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J Exp Bot. 2009;60(2):567-80. doi: 10.1093/jxb/ern300. Epub 2008 Dec 16.

Measurements of oxygen permeability coefficients of rice (Oryza sativa L.) roots using a new perfusion technique.

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  • 1Department of Plant Ecology, University of Bayreuth, D-95440 Bayreuth, Germany.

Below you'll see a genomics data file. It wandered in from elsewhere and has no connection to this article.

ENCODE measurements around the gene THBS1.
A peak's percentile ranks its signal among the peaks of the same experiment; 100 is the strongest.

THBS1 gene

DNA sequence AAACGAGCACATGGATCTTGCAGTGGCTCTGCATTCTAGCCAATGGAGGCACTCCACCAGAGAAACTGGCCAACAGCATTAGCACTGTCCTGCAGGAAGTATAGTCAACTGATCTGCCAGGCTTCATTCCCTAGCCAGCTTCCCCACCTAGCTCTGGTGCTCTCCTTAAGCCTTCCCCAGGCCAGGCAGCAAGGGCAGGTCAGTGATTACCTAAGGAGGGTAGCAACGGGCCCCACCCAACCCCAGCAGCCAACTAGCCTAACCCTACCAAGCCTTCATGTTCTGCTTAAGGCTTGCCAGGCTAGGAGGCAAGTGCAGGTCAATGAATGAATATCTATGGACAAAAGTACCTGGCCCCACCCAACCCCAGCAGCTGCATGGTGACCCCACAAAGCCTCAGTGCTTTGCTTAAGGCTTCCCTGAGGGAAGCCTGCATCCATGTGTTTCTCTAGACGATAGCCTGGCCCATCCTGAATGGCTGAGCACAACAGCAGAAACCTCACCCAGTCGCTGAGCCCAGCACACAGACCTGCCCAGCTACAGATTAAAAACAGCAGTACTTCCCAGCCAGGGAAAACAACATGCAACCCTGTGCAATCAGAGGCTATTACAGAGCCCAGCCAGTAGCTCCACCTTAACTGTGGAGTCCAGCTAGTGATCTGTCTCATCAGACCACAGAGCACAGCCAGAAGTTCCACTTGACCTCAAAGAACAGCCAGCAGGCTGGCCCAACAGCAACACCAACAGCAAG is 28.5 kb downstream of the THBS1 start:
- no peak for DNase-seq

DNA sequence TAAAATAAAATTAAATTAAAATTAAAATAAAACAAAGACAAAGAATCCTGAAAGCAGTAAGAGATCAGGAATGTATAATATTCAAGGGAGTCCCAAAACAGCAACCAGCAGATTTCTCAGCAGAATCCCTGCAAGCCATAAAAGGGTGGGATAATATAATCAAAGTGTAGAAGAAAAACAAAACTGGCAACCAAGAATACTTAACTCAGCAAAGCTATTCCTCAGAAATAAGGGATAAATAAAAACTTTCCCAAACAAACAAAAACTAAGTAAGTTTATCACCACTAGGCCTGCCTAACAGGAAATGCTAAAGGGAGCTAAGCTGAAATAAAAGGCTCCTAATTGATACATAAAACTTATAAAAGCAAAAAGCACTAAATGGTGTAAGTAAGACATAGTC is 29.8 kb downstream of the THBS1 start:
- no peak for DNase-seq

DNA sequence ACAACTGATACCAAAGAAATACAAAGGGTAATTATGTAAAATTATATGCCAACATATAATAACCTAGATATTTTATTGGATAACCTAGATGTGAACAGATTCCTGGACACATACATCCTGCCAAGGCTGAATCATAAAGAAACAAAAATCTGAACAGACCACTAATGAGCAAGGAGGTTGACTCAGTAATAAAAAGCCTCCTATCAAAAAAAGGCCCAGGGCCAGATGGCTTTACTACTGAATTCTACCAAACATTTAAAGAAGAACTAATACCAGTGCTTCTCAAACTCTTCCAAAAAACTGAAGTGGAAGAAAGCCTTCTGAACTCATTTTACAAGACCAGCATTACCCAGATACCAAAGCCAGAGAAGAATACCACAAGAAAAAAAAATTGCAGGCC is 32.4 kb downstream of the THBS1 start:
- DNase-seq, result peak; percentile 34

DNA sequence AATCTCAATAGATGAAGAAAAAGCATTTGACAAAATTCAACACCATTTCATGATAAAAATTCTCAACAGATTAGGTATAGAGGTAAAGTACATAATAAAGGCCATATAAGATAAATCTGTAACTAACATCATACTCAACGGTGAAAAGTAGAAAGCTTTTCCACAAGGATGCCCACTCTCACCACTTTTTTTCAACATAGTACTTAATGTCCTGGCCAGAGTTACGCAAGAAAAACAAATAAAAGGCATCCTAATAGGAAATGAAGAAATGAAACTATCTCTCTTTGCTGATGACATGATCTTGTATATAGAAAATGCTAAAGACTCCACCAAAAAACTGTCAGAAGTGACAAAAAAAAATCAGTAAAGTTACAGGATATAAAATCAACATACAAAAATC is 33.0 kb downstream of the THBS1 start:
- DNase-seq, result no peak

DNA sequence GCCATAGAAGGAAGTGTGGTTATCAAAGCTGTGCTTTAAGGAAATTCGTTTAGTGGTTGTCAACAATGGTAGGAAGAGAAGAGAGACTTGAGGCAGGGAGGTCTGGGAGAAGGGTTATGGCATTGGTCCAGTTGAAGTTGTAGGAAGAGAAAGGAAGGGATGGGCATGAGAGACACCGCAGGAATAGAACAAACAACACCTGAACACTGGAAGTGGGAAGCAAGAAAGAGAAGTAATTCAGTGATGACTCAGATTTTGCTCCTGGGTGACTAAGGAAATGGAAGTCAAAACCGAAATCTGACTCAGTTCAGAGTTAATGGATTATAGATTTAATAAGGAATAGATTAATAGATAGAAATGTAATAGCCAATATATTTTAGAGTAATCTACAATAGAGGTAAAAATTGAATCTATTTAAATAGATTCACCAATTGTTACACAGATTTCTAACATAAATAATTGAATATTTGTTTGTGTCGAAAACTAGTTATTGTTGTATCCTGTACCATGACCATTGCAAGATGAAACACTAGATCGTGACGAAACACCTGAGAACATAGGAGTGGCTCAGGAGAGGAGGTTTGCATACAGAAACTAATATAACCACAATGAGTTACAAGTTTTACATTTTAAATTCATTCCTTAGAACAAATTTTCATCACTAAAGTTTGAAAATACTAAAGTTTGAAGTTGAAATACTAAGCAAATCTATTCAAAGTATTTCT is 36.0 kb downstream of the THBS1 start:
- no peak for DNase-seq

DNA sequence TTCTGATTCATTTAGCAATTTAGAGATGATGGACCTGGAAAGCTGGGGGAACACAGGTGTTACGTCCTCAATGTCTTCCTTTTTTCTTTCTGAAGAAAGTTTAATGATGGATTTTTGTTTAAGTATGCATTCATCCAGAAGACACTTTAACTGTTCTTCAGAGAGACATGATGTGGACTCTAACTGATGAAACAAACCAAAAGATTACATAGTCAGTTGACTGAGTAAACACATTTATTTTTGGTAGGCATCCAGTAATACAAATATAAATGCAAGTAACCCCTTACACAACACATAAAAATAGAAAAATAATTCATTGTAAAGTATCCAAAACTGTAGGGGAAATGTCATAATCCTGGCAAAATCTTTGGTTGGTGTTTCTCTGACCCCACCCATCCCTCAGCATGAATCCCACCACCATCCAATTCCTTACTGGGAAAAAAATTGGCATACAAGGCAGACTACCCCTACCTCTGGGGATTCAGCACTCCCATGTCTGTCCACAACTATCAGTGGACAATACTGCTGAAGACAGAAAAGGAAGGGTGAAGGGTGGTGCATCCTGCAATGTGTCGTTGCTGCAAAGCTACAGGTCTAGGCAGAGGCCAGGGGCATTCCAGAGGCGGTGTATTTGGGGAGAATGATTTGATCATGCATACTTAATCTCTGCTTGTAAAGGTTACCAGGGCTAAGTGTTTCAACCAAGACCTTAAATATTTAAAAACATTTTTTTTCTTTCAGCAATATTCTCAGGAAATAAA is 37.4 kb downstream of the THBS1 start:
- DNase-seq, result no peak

A new approach is described to analyse the barrier properties of the outer part of rice (Oryza sativa L.) roots towards oxygen. By using a root-sleeving O(2) electrode, radial oxygen loss at different distances from the root apex was measured and related to the corresponding root structure. In addition, internal oxygen concentrations were precisely adjusted using a newly developed perfusion technique. Thus, the oxygen permeability coefficient of the outer part of the root (OPR) could be calculated, since both (i) the oxygen flow across the OPR and (ii) the oxygen concentration gradient across the OPR from inside to outside were known. On the basis of the permeability coefficient, it can be decided whether or not different rates of oxygen loss across the OPR are due to changes in the OPR structure and/or to changes in the concentration gradient. The technique was applied to rice root segments, which enabled rapid perfusion of aerenchyma. In the present study, roots of rice grown under aerobic conditions were used which should have a higher O(2) permeability compared with that of plants grown in deoxygenated solution. Both radial oxygen losses and permeability coefficients decreased along the root, reaching the lowest values at the basal positions. Values of oxygen permeability coefficients of the OPR were corrected for external unstirred layers. They decreased from (2.8+/-0.2)x10(-6) m s(-1) at 30 mm to (1.1+/-0.2)x10(-6) m s(-1) at 60 mm from the apex (n=5; +/-SE). They were similar to those measured previously for cuticles. Low diffusional oxygen permeability of the OPR suggested that the barrier to radial oxygen loss was effective. This may help to retain oxygen within the root and enhance diffusion of oxygen towards the apex in the presence of a relatively high water permeability. The results are discussed in terms of the inter-relationship between the water and oxygen permeabilities as roots develop in either aerated or deoxygenated (stagnant) media.

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